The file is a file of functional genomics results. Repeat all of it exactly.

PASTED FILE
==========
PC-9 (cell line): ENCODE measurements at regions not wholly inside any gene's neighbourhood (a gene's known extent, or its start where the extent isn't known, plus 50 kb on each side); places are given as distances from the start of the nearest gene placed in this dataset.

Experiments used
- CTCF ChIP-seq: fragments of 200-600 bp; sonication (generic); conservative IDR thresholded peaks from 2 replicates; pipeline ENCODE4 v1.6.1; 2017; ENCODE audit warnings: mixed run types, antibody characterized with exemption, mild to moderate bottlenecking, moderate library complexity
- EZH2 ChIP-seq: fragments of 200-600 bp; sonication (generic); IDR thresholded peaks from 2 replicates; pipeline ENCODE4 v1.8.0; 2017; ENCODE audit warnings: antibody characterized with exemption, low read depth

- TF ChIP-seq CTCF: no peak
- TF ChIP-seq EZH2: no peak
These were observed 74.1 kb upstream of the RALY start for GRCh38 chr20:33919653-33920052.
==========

PC-9 (cell line): ENCODE measurements at regions not wholly inside any gene's neighbourhood (a gene's known extent, or its start where the extent isn't known, plus 50 kb on each side); places are given as distances from the start of the nearest gene placed in this dataset.

Experiments used
- CTCF ChIP-seq: fragments of 200-600 bp; sonication (generic); conservative IDR thresholded peaks from 2 replicates; pipeline ENCODE4 v1.6.1; 2017; ENCODE audit warnings: mixed run types, antibody characterized with exemption, mild to moderate bottlenecking, moderate library complexity
- EZH2 ChIP-seq: fragments of 200-600 bp; sonication (generic); IDR thresholded peaks from 2 replicates; pipeline ENCODE4 v1.8.0; 2017; ENCODE audit warnings: antibody characterized with exemption, low read depth

- TF ChIP-seq CTCF: no peak
- TF ChIP-seq EZH2: no peak
These were observed 74.1 kb upstream of the RALY start for GRCh38 chr20:33919653-33920052.